Just up the road from where I sit now in Bibwewadi, Pune, is the building where the D’Silva’s stayed until three days ago—that is, until three members of the family were identified as the first official cases of Sars in Pune. The spooky feeling I got as the news broke seems a little alarmist now. Still, even now I’m not fully cured of the intermittent thoughts of falling victim to this newest of mankind’s scourges. There was even a moment when I felt a semblance of relief at the thought of sure, if not imminent, death.
Camus’ The Plague keeps coming back to me:
‘Other men will make history... All I can say is that on this earth there are pestilences and there are victims - and as far as possible one must refuse to be on the side of the pestilence.’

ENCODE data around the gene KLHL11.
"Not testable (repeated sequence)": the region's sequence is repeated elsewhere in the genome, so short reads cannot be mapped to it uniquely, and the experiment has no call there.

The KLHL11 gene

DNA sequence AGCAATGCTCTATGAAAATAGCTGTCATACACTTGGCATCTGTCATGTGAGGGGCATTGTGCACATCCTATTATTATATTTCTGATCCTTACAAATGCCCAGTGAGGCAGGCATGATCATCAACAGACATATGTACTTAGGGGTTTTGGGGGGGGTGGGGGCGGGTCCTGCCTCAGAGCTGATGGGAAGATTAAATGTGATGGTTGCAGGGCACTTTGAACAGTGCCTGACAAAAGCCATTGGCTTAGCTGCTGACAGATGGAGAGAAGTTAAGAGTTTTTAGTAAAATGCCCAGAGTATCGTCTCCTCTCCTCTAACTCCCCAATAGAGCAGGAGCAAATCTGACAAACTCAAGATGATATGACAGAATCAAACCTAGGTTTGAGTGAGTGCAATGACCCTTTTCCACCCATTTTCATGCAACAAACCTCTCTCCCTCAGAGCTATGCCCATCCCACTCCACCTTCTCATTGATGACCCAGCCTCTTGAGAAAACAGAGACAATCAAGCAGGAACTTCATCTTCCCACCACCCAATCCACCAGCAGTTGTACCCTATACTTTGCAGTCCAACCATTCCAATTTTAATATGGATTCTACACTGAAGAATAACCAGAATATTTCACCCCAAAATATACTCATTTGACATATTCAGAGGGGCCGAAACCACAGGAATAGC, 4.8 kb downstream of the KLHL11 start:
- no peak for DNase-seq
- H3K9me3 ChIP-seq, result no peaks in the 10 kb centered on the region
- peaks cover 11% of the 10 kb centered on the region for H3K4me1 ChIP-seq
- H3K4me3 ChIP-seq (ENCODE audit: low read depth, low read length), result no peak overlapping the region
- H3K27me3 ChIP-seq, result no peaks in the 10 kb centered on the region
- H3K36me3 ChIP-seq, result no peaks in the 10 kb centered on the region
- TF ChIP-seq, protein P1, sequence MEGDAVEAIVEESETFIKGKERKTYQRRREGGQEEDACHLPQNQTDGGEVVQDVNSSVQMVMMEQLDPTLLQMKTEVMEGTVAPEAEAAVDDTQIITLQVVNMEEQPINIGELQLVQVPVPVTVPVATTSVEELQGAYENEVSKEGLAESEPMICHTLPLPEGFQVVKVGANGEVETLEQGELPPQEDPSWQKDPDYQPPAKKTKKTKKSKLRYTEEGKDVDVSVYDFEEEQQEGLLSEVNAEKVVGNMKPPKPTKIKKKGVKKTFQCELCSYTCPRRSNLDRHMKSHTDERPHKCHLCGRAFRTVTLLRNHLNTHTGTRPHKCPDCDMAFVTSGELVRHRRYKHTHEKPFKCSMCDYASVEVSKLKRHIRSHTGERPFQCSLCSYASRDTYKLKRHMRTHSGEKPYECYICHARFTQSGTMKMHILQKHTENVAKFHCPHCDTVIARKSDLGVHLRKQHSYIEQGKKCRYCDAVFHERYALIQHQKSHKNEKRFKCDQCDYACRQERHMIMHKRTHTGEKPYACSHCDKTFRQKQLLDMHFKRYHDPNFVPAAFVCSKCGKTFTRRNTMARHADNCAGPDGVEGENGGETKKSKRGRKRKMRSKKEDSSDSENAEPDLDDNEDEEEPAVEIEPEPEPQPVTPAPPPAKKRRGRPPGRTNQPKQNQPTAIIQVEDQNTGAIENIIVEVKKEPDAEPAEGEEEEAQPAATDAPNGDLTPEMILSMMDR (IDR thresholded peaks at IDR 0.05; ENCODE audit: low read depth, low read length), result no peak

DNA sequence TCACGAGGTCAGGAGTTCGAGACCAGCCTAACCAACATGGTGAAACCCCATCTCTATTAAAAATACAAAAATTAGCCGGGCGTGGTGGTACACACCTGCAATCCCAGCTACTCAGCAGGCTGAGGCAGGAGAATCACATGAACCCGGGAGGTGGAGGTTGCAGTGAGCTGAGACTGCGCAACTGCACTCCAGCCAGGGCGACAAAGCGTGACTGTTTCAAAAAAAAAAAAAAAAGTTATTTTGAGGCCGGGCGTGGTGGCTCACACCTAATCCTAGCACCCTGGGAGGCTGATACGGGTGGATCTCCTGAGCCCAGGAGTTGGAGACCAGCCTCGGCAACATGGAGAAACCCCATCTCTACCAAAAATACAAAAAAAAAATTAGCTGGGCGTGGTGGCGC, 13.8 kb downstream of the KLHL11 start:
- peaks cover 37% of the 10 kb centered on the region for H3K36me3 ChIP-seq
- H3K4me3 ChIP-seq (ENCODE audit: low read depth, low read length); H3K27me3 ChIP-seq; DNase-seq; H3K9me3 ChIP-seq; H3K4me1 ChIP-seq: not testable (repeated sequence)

‘We refuse to despair of mankind. Without having the unreasonable ambition to save men, we still want to serve them.’
‘The plague bacillus never dies or vanishes entirely... it can remain dormant for dozens of years in furniture or clothing... it waits patiently in bedrooms, cellars, trunks, handkerchiefs and old papers, and... perhaps the day will come when, for the instruction or misfortune of mankind, the plague will rouse its rats and send them to die in some well-contented city.’
And those scenes of the plague-infested town in Buñuel’s adaptation of Benito Perez Galdos’ Nazarin. And Scorsese’s bleeding-black tale of death and redemption Bringing Out the Dead—“I came to realize that my work was less about saving lives than about bearing witness. I was a grief mop.”—with that soundtrack of Van Morrison’s ‘TB Sheets’.